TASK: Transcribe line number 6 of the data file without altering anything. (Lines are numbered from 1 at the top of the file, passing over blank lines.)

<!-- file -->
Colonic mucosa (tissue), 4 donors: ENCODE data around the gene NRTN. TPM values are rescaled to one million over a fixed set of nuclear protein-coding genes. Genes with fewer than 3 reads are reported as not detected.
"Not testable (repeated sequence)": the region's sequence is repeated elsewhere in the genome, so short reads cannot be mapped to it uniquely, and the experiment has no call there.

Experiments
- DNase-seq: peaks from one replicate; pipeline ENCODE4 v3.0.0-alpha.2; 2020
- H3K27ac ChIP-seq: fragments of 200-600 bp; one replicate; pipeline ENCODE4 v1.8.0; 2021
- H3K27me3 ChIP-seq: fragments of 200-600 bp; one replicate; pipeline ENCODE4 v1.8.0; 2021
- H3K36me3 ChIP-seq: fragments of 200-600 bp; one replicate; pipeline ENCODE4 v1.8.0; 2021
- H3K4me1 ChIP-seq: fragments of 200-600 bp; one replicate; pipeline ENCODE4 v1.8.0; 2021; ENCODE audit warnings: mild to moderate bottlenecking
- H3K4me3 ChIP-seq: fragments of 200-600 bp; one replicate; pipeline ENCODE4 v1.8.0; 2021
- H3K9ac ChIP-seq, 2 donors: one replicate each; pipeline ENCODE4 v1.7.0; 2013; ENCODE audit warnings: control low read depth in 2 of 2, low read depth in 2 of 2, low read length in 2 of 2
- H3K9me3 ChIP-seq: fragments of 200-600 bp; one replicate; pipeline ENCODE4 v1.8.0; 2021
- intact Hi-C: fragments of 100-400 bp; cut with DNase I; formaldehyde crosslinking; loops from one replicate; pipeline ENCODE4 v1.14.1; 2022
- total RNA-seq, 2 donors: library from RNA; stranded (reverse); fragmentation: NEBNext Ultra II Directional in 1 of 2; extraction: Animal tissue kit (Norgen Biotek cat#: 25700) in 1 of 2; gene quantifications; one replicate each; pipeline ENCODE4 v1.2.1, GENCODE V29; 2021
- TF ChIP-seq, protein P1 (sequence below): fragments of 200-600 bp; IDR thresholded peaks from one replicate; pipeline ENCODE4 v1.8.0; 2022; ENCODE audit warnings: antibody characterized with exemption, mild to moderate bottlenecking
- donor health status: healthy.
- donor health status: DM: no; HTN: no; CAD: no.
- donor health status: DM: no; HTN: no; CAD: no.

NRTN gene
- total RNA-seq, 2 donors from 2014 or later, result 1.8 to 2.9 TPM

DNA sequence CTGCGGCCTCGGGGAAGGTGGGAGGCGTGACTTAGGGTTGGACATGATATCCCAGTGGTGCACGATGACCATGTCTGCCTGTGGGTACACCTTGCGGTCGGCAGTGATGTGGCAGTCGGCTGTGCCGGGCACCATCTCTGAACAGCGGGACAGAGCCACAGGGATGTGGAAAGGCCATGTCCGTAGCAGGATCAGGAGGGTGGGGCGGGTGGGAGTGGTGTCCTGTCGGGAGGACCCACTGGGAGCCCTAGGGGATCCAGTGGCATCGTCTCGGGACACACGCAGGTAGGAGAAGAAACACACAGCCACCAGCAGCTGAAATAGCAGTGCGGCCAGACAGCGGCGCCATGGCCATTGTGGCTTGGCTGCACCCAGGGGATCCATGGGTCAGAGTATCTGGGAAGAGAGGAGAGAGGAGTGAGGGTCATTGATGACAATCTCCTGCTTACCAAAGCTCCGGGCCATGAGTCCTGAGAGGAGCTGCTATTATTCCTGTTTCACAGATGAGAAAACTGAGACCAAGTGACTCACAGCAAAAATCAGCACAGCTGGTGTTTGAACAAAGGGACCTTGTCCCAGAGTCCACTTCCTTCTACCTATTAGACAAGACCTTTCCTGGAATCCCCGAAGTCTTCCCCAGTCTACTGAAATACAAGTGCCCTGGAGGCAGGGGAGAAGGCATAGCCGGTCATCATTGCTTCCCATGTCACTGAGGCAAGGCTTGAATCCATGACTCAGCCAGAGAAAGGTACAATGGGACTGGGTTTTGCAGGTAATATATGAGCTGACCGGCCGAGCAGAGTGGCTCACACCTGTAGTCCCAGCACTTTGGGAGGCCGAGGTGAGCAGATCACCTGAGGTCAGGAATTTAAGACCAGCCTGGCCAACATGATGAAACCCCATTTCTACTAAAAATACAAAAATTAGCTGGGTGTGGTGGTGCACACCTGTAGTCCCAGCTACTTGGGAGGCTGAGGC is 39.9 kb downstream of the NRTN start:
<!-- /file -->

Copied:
- H3K27me3 ChIP-seq: fragments of 200-600 bp; one replicate; pipeline ENCODE4 v1.8.0; 2021